There is very little information available about Jewel Cooper, so I compiled a biography for her, though I have not been able to absolutely confirm that there were not two Jewel Coopers working as artists in California.
Jewel Ida Kelton Cooper was born on 25 November 1902 in Ridge, Fayette County, AL, a daughter of Lytle Alexander and Ellen Janette Bynum Kelton. Lytle Kelton was working as a coal miner in 1910. Jewel married Ottis Lee Cooper on 6 October 1951. Ottis was also born in Alabama and was first married to Abbie Lee. Cooper is mentioned several times as State Commander of the American Legion, living in Red Level, Alabama in the mid and late 1940s. I do not know where Jewel and Ottis were married. They may have married in Alabama. I have not been able to locate Ottis and Jewel as a couple in records prior to 1952 when they appeared in the voter registration records of Los Angeles, CA. They were registered as Democrats, living at 11608 Archwood St. in 1952 and 1954. Jewel is mentioned several times in the Van Nuys News in the early 1960s in connection with her work as an artist. She was an art teacher and Art Chairman of the North Hollywood Women's Club. She held a one woman show at the Security First National Bank on Ventura Blvd. in Studio City, CA in 1961. The newspaper reported that she had won many awards for her work as a landscape artist. Jewel was the Recording Secretary of the Valley Art Guild in 1961 and "Otis" Cooper was mentioned as an honorary member of that organization. I have found no record of where Jewel received her training as an artist. She is not mentioned in any art reference work.
Jewel Cooper died on 18 October 1992 in Sun City, CA. Ottis died in Sun City on 1 July 1985. Ottis Cooper was a 2nd Lieutenant in WWI and he and Jewel are buried in the Riverside National Cemetery in Riverside, CA.
This was an ebay purchase.
There was a well known artist of the same name, whose
signature is very similar, but I have not been able to
confirm that this painting is by that well known
artist. It could be another artist of the same name. I
just liked the colors and style of this painting. The
seller said that the painting came from the San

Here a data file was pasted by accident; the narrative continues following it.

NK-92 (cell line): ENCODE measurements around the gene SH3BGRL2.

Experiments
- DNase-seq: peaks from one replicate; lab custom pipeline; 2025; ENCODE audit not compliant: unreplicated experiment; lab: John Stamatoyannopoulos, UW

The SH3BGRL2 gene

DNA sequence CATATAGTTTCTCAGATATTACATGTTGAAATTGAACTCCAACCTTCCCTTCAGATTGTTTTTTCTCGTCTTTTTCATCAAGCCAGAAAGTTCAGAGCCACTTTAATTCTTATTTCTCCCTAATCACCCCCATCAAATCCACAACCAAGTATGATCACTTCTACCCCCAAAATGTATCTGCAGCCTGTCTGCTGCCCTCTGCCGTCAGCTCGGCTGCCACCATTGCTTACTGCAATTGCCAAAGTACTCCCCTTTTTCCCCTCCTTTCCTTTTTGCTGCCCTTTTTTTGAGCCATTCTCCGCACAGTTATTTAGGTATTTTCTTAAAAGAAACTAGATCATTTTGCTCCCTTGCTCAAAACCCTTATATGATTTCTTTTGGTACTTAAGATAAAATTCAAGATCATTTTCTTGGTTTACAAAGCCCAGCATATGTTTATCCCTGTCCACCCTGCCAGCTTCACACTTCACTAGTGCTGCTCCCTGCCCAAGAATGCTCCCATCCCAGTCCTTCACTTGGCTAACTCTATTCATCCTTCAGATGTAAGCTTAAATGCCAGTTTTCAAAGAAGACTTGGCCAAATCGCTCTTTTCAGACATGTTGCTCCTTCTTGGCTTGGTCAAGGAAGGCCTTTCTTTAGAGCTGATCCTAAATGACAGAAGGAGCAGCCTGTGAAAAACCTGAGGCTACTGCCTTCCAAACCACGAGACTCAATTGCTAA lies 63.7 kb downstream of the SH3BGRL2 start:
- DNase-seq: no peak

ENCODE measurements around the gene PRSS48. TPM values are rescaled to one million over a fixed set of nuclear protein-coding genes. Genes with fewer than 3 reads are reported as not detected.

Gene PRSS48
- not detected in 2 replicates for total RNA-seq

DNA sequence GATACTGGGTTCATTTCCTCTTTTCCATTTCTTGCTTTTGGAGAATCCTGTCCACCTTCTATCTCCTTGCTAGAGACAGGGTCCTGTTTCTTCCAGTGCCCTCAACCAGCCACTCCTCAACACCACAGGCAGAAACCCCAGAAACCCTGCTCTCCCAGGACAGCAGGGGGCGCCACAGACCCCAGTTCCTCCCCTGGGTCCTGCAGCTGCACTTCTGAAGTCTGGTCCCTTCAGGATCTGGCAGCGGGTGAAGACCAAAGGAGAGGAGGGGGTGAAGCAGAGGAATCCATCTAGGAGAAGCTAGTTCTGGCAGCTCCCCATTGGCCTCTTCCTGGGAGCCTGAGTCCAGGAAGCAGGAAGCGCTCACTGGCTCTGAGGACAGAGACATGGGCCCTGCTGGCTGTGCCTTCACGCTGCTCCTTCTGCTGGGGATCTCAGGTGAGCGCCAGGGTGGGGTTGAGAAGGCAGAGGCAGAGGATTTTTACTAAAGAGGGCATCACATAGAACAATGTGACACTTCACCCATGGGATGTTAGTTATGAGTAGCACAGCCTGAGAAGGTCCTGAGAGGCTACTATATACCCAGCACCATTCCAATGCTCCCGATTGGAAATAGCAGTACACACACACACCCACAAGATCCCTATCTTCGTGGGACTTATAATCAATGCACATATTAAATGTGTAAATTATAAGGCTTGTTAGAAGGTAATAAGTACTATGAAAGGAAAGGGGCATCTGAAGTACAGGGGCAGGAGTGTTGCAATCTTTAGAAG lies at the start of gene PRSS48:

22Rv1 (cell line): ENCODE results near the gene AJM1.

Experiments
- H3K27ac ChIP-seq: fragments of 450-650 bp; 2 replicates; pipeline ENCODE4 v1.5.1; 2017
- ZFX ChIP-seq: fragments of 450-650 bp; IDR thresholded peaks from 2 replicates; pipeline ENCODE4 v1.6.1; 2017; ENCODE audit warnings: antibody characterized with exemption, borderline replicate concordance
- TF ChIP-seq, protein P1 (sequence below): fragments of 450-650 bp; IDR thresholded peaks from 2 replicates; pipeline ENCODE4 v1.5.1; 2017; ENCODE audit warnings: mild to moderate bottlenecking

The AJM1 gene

Francisco area and the well known Joseph Sacks lived
in California at some point in Pasadena, Los Angeles,
and Altadena. I have seen one reference that places
him in San Francisco. I am including a biography of
the well known Joseph Sacks below.
Joseph Sacks was born on 1 September 1887 in Shavli, Russia, a son of Isaac and Ida Sacks, Russian Jewish immigrants. Isaac came to the US in 1888 and was joined by his wife and son in 1891. Isaac worked as a peddler in 1900 and 1910, in Philadelphia. Joseph's birth month and year are given as July 1886 in the 1900 census but in 1910, his age was given as 22 which fits, as the date of the census was 21 April 1910. Joseph's occupation in 1910 was "artist, studio". Sacks declared his intent to become a U.S. Citizen on 4 June 1909, while residing at 401 Dallas Street, San Antonio, Texas. His occupation was given as "artist" and his description as 5' 4" tall, 120 lbs., brown hair, and blue eyes. It was noted the he arrived in New York City on the ship Arizona on 3 August 1892 from Liverpool, England. On page two of his petition for naturalization dated 22 May 1914, he was residing at the same address as that in his WWI draft registration. His father, Isaac, and a neighbor, Louis Miller, witnessed his petition. He was granted citizenship on 15 September 1914. Sack's WWI draft registration gives his birth date and place, marital status as single, and his occupation as "artist painter", employed by "Kimsey 1026 Chesnut Street", Philadelphia. The registration also contains a very nice example of his signature, as do his declaration of intent and petition for naturalization. I was not able to locate the Sacks family in the 1920 census, but I did find them in Philadelphia in the 1930 census. Isaac was deceased and Ida was the head of the household. Ida owned the home, which was valued at $17,000, a lot of money for the time. Of her four children living at home, three were employed in the tailoring business, which may indicate that Isaac was a tailor. Joseph was employed as an "artist, portrait shop". I next find Joseph in records in his WWII draft registration. He was living in Philadelphia, and gave his contact as Ida Sachs. I don't know if this was his mother or wife of the same name. They were living at the same address, though. He was employed as "artist, portrait painter".
Sacks attended the Pennsylvania Academy of Fine Arts and was supposed to be a student of Thomas Pollock Anshutz, William Sergeant Kendall, and William Merritt Chase. Sacks was a member of the Philadelphia Sketch Club and the Philadelphia Art Alliance. He also studied in Europe for several years. He lived in California in the 1930s. He is mentioned in Who Was Who in American Art by Falk, Artists of the American West by Dawdy, Mallett's Index of Artists, Dictionary of American Painters, Sculptors, and Engravers by Fielding, and Davenport's Art Reference and Price Guide.
Sachs died in May 1973 in Philadelphia.
The image of the first
signature above is from my painting. The next image is
of Sacks signature from a painting the was signed
lower left, like mine, and was stamped verso with the
estate stamp from Sacks' estate. They are very
similar. I have seen several other examples of his